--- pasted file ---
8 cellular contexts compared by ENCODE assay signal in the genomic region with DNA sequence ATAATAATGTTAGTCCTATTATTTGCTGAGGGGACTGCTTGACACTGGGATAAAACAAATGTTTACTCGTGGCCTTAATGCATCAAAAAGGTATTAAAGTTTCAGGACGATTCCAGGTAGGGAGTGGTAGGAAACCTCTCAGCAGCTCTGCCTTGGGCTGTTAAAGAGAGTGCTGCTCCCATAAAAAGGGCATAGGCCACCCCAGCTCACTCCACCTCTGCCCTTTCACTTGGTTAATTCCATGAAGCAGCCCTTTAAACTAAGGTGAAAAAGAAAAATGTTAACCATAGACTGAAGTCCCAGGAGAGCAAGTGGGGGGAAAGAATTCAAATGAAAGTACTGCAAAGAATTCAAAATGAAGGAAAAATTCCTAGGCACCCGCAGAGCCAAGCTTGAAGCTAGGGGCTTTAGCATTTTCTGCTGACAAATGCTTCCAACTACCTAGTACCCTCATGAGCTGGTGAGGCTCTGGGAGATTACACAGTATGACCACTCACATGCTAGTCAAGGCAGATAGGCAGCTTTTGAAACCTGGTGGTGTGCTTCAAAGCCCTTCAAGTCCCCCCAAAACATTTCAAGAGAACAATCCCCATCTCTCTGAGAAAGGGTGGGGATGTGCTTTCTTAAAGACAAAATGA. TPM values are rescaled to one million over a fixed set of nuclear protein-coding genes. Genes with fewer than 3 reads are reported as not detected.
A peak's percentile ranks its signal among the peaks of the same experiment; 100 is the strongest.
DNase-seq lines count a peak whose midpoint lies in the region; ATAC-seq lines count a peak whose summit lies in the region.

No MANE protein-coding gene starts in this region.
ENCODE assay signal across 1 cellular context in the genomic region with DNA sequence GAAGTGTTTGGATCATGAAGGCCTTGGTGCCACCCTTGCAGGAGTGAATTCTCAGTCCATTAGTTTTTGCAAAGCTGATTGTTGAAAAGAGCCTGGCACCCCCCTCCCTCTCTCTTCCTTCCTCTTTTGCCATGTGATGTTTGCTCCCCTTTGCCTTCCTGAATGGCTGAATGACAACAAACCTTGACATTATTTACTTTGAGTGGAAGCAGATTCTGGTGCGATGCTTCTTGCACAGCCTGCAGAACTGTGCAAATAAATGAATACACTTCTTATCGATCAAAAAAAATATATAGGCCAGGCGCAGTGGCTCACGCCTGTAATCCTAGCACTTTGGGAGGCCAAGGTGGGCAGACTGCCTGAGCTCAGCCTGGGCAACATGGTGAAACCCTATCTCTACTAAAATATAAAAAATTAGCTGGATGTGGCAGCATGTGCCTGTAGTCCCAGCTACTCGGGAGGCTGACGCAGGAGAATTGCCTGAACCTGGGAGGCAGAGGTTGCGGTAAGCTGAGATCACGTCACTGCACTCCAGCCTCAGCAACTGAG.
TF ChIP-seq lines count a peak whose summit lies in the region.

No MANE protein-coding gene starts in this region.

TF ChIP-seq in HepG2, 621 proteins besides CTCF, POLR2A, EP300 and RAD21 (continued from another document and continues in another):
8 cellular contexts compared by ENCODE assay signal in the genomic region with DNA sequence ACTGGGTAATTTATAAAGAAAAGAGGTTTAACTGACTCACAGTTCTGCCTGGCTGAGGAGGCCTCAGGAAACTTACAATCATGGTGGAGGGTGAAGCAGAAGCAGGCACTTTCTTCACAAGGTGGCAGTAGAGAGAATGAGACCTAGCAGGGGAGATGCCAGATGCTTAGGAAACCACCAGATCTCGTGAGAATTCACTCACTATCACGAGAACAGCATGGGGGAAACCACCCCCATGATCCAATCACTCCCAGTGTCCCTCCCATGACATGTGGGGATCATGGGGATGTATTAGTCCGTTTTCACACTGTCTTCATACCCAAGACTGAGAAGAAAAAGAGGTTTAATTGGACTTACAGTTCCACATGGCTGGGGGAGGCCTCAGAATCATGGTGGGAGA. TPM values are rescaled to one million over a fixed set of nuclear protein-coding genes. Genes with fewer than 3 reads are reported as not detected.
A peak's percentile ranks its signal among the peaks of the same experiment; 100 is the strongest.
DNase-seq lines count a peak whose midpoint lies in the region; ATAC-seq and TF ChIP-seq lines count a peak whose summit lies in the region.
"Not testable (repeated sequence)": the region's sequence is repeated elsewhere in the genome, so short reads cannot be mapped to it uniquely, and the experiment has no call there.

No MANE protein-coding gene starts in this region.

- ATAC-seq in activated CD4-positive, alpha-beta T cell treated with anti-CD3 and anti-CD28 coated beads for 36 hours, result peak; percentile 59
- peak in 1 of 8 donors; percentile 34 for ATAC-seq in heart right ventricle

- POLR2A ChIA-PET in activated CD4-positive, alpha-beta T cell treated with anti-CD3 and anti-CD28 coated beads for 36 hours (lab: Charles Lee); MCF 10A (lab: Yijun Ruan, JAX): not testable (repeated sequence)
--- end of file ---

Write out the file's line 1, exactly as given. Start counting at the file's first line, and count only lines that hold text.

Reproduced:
8 cellular contexts compared by ENCODE assay signal in the genomic region with DNA sequence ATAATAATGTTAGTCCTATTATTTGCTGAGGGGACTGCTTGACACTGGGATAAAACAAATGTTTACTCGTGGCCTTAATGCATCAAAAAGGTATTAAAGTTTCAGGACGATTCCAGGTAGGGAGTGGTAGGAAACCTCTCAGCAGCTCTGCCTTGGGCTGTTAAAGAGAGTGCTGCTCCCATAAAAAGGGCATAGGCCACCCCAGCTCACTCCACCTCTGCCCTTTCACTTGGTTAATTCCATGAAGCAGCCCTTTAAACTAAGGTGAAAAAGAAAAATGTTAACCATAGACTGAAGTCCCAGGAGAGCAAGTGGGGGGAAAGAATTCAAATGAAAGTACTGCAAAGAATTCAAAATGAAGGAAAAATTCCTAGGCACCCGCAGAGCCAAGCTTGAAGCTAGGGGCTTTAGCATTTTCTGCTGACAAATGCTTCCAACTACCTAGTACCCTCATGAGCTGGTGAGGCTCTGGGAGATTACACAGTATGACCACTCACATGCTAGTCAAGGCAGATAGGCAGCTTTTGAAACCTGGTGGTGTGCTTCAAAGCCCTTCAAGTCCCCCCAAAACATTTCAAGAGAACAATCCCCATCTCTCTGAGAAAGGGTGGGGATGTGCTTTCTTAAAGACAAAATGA. TPM values are rescaled to one million over a fixed set of nuclear protein-coding genes. Genes with fewer than 3 reads are reported as not detected.